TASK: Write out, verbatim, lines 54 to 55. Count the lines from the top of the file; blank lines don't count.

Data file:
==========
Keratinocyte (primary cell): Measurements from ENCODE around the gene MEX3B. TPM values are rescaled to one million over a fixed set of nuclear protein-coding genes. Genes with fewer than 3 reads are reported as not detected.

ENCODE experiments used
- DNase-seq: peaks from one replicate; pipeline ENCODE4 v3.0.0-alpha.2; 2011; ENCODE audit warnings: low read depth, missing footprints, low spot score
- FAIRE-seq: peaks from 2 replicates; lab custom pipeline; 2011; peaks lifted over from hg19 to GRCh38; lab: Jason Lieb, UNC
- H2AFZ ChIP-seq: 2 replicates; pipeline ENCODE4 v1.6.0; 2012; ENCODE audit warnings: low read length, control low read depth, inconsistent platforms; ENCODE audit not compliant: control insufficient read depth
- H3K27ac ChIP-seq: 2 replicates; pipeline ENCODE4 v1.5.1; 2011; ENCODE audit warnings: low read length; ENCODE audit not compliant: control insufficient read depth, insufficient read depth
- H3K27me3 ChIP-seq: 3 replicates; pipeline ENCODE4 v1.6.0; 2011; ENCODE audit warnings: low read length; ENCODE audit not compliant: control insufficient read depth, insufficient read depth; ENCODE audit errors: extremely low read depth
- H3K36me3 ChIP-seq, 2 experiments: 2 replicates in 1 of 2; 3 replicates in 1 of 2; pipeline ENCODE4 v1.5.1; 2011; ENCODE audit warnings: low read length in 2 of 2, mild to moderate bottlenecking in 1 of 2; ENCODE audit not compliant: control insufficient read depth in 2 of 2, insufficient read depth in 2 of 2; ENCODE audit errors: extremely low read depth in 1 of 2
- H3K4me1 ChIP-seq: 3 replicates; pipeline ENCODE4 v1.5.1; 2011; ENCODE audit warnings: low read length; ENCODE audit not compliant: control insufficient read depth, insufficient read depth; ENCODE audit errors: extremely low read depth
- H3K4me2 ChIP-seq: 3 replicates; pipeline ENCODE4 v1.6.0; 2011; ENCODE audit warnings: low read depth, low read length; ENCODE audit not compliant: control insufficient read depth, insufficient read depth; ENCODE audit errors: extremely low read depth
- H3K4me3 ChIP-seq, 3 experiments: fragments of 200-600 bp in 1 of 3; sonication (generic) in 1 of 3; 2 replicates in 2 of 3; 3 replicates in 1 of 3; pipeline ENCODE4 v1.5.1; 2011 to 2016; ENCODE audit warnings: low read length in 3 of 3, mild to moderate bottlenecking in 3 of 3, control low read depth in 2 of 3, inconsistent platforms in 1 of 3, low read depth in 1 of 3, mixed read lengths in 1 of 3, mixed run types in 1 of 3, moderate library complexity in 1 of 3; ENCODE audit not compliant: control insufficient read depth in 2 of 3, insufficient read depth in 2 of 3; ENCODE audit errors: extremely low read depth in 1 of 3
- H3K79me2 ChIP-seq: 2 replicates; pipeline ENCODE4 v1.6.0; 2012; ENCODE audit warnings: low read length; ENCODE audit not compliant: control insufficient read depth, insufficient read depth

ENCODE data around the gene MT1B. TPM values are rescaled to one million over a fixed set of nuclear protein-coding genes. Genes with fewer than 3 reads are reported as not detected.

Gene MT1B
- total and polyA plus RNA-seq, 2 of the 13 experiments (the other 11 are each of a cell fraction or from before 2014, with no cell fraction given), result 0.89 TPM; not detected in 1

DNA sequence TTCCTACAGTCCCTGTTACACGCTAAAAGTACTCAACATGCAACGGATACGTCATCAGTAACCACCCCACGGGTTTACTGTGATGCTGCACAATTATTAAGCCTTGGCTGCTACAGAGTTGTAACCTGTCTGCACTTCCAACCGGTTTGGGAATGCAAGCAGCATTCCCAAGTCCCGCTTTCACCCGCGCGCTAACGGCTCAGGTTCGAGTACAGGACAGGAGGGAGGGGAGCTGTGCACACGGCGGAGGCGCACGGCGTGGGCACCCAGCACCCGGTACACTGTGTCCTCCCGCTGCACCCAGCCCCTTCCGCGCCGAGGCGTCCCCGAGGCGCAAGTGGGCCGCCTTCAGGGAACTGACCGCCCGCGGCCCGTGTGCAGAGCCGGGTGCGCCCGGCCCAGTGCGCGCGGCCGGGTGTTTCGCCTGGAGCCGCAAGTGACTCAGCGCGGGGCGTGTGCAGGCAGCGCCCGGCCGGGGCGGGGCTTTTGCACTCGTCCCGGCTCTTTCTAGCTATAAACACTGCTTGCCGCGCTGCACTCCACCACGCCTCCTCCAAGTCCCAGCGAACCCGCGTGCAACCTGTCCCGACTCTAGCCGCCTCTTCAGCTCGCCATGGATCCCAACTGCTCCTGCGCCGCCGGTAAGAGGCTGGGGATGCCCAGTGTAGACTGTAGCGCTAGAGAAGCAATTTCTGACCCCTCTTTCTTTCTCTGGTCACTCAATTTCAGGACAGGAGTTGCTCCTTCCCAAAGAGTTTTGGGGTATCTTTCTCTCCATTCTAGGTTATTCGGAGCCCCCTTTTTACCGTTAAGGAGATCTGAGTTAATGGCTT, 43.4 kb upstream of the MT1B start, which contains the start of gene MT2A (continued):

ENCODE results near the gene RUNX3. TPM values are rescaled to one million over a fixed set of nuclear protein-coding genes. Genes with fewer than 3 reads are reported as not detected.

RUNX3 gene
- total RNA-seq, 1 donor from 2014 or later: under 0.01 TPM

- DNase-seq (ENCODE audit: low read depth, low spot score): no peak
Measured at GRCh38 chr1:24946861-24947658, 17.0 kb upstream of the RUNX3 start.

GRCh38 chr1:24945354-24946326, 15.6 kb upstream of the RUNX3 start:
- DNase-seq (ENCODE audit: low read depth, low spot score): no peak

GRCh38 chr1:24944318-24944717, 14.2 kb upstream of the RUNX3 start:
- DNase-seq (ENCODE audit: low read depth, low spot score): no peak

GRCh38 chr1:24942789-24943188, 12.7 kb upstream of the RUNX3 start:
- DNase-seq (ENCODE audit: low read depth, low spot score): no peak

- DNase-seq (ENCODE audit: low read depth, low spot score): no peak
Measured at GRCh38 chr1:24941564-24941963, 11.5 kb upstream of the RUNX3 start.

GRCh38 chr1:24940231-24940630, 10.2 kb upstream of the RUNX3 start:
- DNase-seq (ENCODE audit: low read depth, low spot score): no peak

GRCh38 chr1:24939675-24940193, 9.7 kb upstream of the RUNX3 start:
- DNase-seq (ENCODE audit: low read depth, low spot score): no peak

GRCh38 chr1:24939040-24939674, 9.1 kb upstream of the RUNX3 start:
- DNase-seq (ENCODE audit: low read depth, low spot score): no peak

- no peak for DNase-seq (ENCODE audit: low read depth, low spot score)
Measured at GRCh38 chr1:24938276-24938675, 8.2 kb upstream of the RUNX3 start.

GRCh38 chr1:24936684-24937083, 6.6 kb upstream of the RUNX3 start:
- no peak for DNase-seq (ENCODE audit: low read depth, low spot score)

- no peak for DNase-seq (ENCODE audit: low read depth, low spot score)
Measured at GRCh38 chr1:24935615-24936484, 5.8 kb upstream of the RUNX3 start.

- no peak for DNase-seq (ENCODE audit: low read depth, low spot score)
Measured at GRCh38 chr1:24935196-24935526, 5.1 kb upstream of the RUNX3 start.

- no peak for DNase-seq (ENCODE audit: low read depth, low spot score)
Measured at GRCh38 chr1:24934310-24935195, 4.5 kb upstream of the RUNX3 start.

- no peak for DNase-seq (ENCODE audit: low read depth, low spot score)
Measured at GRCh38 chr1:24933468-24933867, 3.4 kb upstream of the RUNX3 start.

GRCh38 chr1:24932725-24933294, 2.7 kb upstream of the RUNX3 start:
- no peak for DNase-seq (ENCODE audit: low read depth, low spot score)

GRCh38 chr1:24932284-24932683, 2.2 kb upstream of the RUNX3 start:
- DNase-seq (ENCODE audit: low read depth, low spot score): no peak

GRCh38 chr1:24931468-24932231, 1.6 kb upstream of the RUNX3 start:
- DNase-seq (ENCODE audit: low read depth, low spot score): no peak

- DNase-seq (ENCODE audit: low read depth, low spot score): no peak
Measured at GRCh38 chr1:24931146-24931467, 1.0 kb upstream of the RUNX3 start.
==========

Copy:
- DNase-seq (ENCODE audit: low read depth, low spot score): no peak
Measured at GRCh38 chr1:24931146-24931467, 1.0 kb upstream of the RUNX3 start.